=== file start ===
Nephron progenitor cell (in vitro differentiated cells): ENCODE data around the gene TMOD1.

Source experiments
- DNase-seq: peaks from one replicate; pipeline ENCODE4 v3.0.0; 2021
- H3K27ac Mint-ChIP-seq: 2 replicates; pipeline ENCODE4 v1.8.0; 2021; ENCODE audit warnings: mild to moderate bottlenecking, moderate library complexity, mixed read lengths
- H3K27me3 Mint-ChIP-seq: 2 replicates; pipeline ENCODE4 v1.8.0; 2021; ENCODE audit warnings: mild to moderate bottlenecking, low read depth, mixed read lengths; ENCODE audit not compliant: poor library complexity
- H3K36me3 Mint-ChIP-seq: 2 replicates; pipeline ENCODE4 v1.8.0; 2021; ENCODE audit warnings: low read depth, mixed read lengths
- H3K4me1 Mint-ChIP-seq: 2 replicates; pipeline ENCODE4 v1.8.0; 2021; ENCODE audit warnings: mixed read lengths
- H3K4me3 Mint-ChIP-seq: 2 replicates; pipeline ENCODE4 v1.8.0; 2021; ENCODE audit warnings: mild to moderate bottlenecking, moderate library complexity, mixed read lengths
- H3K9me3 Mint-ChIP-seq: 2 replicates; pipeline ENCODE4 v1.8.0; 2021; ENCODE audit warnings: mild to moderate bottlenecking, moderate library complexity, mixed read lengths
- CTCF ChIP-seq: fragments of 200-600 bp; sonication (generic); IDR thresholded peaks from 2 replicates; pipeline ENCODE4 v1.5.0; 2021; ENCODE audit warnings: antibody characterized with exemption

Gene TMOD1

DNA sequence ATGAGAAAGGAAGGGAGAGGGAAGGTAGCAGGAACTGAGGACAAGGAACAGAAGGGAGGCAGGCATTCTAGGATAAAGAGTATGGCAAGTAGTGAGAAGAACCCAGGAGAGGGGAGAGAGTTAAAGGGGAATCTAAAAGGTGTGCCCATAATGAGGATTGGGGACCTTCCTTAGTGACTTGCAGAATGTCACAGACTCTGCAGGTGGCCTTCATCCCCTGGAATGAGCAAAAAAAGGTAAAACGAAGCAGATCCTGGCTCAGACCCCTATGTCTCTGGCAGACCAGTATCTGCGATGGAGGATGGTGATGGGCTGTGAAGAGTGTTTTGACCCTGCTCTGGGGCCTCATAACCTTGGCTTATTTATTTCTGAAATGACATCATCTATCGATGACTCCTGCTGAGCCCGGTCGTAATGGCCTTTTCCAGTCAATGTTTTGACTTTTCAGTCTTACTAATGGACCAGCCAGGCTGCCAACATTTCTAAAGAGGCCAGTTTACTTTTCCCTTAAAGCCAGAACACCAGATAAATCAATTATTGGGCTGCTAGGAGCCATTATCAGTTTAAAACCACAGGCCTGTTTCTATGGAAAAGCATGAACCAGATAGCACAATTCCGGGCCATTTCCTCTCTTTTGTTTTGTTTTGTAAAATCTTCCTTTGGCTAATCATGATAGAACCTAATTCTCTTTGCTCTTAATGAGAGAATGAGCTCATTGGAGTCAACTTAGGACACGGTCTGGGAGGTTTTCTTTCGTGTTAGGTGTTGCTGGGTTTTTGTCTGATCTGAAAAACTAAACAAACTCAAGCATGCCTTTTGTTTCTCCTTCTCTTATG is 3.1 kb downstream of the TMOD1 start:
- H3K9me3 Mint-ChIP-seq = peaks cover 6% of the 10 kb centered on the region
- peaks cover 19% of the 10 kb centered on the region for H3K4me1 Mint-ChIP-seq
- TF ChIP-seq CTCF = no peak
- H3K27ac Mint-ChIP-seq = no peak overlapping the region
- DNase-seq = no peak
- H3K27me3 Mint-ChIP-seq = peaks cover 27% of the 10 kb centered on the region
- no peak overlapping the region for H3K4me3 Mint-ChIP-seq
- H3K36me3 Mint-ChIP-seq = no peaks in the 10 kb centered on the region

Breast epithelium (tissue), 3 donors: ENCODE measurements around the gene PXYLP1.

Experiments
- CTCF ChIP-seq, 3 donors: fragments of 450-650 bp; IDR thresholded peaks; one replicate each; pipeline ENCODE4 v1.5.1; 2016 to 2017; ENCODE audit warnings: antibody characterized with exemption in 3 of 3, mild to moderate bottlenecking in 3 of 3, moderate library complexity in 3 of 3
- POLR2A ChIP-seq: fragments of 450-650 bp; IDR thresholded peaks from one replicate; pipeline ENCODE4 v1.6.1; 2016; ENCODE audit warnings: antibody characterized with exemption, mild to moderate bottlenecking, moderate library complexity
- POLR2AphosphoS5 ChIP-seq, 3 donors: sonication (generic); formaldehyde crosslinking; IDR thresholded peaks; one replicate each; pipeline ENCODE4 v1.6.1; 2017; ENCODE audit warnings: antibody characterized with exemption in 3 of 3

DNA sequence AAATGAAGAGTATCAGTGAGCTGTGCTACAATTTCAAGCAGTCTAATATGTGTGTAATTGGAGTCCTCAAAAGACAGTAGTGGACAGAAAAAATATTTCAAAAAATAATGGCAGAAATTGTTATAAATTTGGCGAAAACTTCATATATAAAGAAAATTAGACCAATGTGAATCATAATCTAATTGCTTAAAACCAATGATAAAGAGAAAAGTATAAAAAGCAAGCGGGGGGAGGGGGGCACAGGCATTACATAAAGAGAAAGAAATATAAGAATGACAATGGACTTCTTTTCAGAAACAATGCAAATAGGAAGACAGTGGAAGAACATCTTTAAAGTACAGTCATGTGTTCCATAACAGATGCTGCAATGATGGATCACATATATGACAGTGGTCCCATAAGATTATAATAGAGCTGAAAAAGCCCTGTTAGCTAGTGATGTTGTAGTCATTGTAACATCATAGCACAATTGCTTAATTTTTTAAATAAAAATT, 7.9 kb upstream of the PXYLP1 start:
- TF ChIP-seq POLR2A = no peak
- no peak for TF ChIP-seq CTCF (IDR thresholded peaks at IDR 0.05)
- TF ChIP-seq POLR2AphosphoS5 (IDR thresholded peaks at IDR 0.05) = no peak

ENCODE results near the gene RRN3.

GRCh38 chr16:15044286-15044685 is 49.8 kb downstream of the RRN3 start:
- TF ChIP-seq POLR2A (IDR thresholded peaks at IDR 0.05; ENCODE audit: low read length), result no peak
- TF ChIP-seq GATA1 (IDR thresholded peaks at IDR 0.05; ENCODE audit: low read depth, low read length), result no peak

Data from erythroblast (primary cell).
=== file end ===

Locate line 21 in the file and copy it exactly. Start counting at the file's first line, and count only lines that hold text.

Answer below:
Breast epithelium (tissue), 3 donors: ENCODE measurements around the gene PXYLP1.